Saturday, June 29, 2013

2013-06-29 Saturday - A solid beginning foundation for a Mobile Strategy



A solid beginning foundation for a Mobile Strategy

If you are a bit bewildered by what it means to implement a Mobile Strategy, then this book offers a solid conceptual foundation upon which to establish the beginning of a Mobile Strategy.

The first pleasant surprise on reading this book was the realization that Dirk Nicol  (Program Director for IBM Mobile Strategy and Production Management) wrote this with a true intent to educate, and while he could have used this as a platform to promote an IBM-specific agenda - he did not. Instead, he brought his obviously formidable depth of expertise - and lays out a framework for evolving a Mobile Strategy that can be applied to businesses both large and small.  No mean feat, that.

Who Should [Really] Read This Book?
- IT Executives pondering a mobile strategy
- IT Managers being tasked to implement a mobile strategy
- IT Business Analysts that need to understand the subtle transformative power of mobile to business processes, and its unique development processes

What this book is not:
- It is not an introduction to the mechanics of implementing mobile applications
- Although it touches on technical concerns, it does not intend to be an introduction to mobile technical specifications

Chapters include:
1 - Introducing Mobile Enterprise
2 - Defining Business Value
3 - Mobile Business Challenges
4 - The Mobile Framework
5 - Mobile Development
6 - Mobile Security and Management
7 - Mobile Business Transformation
8 - Planning a Mobile Project
9 - Social+Cloud+Big Data+Mobile
10 - International Considerations
11 - Case Studies and Mobile Solutions
12 - Moving Forward

Full Disclosure: I was provided a free copy of this book by Pearson Education to review

Wednesday, June 26, 2013

2013-06-26 Wednesday - Design and Code Reviews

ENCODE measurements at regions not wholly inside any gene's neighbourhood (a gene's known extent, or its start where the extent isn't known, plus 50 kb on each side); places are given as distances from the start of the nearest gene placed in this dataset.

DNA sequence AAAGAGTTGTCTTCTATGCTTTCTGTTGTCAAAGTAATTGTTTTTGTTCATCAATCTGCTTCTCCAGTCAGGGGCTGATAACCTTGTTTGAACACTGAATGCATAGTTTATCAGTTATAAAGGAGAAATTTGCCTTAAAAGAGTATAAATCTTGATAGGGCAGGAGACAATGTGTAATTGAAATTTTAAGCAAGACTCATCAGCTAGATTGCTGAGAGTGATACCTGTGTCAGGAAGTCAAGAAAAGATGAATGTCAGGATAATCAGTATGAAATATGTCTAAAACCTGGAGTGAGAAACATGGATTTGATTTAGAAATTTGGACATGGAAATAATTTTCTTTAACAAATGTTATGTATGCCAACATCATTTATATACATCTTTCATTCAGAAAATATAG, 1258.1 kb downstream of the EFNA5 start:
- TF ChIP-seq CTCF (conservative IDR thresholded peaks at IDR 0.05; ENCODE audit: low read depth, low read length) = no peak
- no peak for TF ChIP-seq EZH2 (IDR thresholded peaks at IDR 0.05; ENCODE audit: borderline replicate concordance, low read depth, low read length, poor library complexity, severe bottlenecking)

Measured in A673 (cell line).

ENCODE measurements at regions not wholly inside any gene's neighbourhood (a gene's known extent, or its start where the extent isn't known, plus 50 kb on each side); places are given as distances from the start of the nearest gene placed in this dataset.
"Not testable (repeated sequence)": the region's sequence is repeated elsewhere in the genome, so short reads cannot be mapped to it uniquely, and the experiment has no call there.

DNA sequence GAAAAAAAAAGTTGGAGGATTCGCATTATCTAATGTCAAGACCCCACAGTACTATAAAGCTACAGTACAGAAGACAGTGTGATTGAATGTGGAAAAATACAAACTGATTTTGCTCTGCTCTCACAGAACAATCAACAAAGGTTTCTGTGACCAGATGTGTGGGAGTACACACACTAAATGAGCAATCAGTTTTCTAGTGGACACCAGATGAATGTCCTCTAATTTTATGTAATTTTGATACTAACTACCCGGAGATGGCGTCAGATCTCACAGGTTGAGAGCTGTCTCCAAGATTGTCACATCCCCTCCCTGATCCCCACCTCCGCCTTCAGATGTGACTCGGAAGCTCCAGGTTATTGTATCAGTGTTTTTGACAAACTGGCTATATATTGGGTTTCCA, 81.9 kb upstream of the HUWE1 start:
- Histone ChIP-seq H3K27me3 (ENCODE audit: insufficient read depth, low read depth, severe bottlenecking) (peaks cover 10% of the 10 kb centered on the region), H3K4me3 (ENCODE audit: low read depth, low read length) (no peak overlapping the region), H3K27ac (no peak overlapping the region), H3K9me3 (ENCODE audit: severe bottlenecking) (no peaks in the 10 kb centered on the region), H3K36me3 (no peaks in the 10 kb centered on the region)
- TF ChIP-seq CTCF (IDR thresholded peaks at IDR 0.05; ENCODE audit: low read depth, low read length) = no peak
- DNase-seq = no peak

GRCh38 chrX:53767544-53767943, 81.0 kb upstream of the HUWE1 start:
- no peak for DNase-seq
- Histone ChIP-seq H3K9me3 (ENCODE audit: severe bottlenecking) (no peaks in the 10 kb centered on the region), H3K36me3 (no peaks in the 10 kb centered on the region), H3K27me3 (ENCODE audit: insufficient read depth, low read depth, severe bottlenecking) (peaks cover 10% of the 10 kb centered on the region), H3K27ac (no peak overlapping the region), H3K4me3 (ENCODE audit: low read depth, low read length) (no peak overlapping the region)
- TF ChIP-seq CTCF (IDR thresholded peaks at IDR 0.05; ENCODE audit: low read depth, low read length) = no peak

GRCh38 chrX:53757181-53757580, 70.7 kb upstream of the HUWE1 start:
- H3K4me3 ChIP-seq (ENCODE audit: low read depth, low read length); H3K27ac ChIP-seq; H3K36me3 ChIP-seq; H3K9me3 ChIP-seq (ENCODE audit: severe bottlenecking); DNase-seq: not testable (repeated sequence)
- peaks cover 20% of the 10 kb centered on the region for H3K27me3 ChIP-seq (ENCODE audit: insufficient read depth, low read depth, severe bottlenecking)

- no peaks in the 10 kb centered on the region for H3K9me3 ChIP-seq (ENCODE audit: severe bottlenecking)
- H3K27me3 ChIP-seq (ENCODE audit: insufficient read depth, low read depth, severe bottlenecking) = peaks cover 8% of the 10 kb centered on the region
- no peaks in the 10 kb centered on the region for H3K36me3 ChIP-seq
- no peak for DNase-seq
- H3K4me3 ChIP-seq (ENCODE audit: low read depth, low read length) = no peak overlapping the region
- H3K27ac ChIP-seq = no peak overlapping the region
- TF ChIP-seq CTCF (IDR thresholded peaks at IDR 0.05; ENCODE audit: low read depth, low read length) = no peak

Recently I've been helping a large enterprise development program provide guidance to multiple teams of developers (100+ developers) via design and code reviews.

I've enjoyed the opportunity to lead these discussions - and focus on encouraging, nurturing, educating, and mentoring - versus the less productive and negative connotations of review-as-blame, as is often the unintended result of how reviews are perceived by developers.

For each build within a sprint, I typically review a SVN Diff file, and release notes - which allows me to focus on what has changed.

Although I usually don't limit my findings or comments to just the Diff details - it helps me focus and optimize the time I spend preparing for the review meeting itself (which is usually time-boxed to 30 minutes).

My first priority in the review is to identify critical sections that need refactoring (either due to observed defects, or known issues that will arise from a maintenance perspective, or inherent limitations in the implementation of the code that will affect the desired functionality)

My second priority in the review is to identify recommendations for improving the design of the solution so that it is maintainable, testable, and extensible.  "Elegance" is a subjective term, but it is the essence of what I strive to communicate.

The third priority in the review is often to help developers learn to identify anti-patterns that can be re-mediated to improve the overall performance and robustness of the code.


If your organization might benefit from having an outside independent 3rd party provide Design and Code Review feedback, please contact me to discuss your program needs.


A useful Big-O reference for developers::
http://bigocheatsheet.com/

(more to be added this weekend when I have more time to continue this post)